E-WASTE DISPOSED OF IN PAKISTAN

THERE IS AN ADVERSE IMPACT ON INDUSTRY, ENVIRONMENT, CONSUMERS

ATIF HASSAN (atif.hassan@dacb.edu.pk)
Lecturer, Defence Authority College of Business, Karachi
July 13 - 19, 2009

Electronic waste, e-waste, or Waste Electrical and Electronic Equipment (WEEE) is described insecurely discarded, surplus, obsolete, broken, electrical, or electronic devices. The processing of electronic waste in developing countries causes serious health and pollution problems because electronic equipment contains some very serious contaminants such as lead, cadmium, beryllium, and brominates flame-retardants. Even in developed countries recycling and discarding of e-waste involves major risk for examples to workers and communities and great care must be taken to avoid unsafe exposure to recycling operations.

The quantity of electronic products discarded globally has increased recently, with 20-50 million tons generated every year. If such a huge figure is hard to imagine, think of it like this - if the estimated amount of e-waste generated every year would be put into containers on a train it would go once around the world!

Electronic waste (e-waste) now makes up five percent of all municipal solid waste worldwide, nearly the same amount as all plastic packaging, but it is much more hazardous. Not only developed countries generate e-waste Asia also discards an estimated 12 million tons each year.

E-waste is now the fastest growing component of the municipal solid waste stream because people are upgrading their mobile phones, computers, televisions, audio equipments, and printers more frequently than ever before. Mobile phones and computers are causing the biggest problem because they are replaced most often.

End-of-life products find their way to recycling yards in countries such as India and China and Pakistan, where poorly protected workers dismantle them, often by hand, in appalling conditions. About 80 percent of the e-waste generated in the US is exported to India, China and Pakistan, and unorganized recycling and backyard scrap-trading forms close to 100 percent of total e-waste processing activity. Many of Pakistan's corporations burn e-waste such as PC monitors, PCBs, CDs, motherboards, cables, toner cartridges, light bulbs and tube-lights in the open along with garbage, releasing large amounts of mercury and lead into the atmosphere.

Outdated technology is brought into Pakistan in the form of low-cost refurbished computers. This helps a common person to afford such appliances and at the same time due to limited or no warranty on these machines coupled with incompatibility with latest software the purchase can turn into a trouble than a blessing.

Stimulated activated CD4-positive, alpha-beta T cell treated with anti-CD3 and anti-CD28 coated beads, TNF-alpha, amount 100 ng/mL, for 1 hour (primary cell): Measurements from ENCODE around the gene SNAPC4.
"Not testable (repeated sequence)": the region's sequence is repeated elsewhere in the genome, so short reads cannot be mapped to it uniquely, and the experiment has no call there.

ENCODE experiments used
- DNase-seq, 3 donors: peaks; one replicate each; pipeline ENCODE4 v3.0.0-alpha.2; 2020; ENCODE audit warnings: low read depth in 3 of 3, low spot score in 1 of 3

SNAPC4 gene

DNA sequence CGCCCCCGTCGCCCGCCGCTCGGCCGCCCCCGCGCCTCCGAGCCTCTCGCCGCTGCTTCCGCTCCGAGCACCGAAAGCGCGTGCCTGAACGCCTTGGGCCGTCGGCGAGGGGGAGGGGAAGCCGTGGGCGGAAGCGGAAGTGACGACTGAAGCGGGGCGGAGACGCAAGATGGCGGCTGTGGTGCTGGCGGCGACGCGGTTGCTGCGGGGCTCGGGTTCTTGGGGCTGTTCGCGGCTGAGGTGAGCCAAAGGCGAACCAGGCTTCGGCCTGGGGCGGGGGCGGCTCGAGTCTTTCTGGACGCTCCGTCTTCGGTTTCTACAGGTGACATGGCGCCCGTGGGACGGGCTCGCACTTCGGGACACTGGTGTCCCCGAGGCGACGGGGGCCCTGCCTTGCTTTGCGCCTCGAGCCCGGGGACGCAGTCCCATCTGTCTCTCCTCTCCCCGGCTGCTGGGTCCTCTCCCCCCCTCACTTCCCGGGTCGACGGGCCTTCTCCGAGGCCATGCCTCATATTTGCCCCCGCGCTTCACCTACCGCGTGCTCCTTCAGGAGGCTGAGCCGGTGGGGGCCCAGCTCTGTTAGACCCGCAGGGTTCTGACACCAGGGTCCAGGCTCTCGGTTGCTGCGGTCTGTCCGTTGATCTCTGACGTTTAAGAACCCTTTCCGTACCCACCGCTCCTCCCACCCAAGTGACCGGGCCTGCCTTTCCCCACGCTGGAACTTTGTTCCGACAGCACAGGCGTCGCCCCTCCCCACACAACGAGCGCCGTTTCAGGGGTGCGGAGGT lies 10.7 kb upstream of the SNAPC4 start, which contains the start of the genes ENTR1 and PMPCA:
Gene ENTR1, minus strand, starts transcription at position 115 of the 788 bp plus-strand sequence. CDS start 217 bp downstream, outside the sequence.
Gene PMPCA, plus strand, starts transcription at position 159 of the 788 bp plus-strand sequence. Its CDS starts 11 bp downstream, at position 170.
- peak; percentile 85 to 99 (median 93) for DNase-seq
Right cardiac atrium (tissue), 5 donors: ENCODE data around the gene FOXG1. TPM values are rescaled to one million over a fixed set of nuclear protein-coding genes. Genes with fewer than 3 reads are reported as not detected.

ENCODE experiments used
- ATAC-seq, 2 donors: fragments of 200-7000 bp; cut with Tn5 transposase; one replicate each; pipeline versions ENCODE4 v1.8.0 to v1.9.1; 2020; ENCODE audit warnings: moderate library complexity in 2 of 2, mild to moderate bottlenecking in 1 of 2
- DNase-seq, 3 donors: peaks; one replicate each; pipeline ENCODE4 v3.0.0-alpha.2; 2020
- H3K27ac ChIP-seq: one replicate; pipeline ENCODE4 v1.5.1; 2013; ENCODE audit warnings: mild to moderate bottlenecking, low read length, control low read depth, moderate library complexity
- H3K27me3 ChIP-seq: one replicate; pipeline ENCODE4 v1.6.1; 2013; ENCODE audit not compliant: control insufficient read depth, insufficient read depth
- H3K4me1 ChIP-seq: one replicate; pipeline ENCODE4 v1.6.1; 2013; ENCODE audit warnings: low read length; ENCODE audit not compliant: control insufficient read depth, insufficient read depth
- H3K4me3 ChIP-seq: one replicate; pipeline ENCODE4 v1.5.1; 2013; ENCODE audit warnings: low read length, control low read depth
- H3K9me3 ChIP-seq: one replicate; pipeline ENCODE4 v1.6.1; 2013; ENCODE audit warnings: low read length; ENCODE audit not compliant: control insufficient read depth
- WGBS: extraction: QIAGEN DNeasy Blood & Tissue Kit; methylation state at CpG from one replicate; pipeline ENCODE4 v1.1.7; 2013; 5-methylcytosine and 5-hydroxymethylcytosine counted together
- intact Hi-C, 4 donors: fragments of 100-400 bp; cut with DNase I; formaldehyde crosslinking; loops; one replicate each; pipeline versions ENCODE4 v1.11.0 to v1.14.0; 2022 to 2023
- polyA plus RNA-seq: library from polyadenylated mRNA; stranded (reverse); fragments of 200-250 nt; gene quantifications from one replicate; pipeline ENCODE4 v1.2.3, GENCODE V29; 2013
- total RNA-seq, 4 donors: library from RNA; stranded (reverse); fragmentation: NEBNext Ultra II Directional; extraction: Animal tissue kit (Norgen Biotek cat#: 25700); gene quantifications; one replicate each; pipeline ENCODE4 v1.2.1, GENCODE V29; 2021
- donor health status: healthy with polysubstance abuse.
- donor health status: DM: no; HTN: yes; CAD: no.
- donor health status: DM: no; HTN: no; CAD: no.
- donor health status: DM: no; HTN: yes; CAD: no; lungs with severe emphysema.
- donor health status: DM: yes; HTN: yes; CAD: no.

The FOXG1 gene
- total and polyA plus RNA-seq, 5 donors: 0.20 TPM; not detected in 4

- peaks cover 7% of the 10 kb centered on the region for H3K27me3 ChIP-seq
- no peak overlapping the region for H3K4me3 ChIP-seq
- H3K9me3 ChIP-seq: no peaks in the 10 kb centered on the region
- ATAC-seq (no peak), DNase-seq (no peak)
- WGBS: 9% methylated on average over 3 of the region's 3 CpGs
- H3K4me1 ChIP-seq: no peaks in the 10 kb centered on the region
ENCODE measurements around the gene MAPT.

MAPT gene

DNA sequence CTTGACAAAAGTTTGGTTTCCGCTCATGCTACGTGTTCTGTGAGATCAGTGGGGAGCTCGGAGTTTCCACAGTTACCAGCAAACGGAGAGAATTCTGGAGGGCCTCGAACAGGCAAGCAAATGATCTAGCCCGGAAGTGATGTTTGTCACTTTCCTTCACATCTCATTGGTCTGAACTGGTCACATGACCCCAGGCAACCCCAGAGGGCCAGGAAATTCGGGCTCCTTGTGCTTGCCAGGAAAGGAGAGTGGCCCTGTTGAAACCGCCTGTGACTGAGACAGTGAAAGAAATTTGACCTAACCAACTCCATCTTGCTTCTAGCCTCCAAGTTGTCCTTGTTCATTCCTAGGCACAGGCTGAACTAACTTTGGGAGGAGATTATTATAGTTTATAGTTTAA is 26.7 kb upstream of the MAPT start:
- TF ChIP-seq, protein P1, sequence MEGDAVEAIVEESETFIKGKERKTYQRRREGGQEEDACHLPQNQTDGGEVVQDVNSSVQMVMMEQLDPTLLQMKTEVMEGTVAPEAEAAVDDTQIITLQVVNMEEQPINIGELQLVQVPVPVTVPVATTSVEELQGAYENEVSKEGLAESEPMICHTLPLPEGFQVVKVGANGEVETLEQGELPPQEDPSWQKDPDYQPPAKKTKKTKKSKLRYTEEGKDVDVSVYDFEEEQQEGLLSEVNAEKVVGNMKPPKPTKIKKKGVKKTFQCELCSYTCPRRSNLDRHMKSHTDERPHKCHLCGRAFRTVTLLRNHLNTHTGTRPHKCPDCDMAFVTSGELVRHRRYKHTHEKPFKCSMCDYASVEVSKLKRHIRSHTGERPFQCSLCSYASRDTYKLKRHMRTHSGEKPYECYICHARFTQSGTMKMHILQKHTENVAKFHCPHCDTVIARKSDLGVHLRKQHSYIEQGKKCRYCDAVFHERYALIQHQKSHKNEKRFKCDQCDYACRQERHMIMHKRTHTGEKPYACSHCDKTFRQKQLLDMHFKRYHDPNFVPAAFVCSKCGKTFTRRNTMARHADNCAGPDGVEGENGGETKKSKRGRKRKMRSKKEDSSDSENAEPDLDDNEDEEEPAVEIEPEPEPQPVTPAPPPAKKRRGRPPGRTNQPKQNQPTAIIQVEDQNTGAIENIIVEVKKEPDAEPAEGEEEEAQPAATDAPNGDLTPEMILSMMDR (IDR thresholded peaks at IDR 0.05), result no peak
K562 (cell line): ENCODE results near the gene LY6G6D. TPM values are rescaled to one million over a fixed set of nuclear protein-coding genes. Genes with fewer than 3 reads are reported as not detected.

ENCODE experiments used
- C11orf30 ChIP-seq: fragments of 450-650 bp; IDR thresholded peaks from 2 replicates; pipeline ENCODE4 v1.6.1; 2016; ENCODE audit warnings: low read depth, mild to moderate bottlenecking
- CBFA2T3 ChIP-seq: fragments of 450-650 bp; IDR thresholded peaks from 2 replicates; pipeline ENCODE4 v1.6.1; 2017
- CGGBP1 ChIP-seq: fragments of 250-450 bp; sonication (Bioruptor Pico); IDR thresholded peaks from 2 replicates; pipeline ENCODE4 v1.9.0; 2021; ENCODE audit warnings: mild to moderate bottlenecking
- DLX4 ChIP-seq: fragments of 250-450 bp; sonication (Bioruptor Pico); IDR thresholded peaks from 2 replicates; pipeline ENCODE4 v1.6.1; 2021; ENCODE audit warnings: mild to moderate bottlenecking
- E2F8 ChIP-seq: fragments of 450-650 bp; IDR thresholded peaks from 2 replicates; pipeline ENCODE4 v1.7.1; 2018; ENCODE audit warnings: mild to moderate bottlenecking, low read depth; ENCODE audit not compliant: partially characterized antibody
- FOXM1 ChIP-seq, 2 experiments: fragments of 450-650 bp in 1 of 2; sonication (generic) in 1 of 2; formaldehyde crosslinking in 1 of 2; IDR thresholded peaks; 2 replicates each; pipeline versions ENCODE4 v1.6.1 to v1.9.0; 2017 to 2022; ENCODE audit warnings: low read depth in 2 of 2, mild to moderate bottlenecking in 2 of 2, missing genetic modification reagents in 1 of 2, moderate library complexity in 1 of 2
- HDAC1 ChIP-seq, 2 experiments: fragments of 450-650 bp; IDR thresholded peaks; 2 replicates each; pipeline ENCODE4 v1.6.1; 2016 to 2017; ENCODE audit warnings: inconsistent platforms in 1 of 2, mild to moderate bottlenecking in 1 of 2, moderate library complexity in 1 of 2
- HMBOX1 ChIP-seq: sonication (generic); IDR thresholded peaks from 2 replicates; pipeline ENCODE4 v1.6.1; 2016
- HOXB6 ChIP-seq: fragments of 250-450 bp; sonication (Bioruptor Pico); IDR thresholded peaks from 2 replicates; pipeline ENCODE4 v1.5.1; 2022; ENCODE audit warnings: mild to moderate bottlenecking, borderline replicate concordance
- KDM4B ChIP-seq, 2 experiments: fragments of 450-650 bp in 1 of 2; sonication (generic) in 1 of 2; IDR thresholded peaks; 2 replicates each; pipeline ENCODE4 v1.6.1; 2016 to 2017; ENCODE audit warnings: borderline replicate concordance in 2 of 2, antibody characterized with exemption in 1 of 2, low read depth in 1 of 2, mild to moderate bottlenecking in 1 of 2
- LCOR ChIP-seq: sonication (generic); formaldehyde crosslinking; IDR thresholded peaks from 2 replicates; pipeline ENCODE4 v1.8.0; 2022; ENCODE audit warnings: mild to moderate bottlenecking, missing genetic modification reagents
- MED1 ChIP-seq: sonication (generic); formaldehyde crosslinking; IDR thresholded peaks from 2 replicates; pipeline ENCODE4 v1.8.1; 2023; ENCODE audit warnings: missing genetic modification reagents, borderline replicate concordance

Tens of thousands of used computers and related equipment, which are tricky and costly to dispose of in developed countries because of their hazardous nature, are annually imported under the pretext of second-hand machinery. The traders that make millions through these deals use the excuse of facilitating computer literacy in the country.

Owing to such rapid improvements in technology, consumers in developed countries switch as soon as possible to newer and safer machines and simply discard their old equipment. The environmentally safe disposal of such waste is bound by strict laws in the West and is an expensive plan. Therefore, either an extensive portion is discarded in developing countries such as Pakistan, where such environmental laws do not exist or the officials in charge are inefficient or corrupt. Disguised as technology transfer or second-hand machinery to facilitate low-cost goods production, the toxic waste is sold to traders in poorer countries.

Pakistan is one of those few countries in the world that imports second-hand computers. Motive is that the customers prefer to buy a used computer due to near to the ground cost. Pakistanis are still consuming over 500,000 second hand computers every year. Now new and old computer has minor cost differences. New computers are environment friendly and consume less electricity. As we are facing a major energy crisis today, this can be controlled by using the latest technology, which goes a long way in saving electricity. A lot of new software and applications, which have become the basic need of most PC users cannot be run on the obsolete machines being offered by the importers of refurbished computers.

The IT sector is taking baby-steps towards dismantling e-waste through the organized sector. Additionally, the support from the Government is not up to expectations.

There is a need for government intervention, which can play a significant role in discouraging the import of obsolete technology. It was further observed that there exists an urgent need to educate the masses about the adverse impact of such computers on the industry, environment, and consumers at large. In this regard, the major industry players should introduce competitively priced computers to discourage the use of second hand PCs.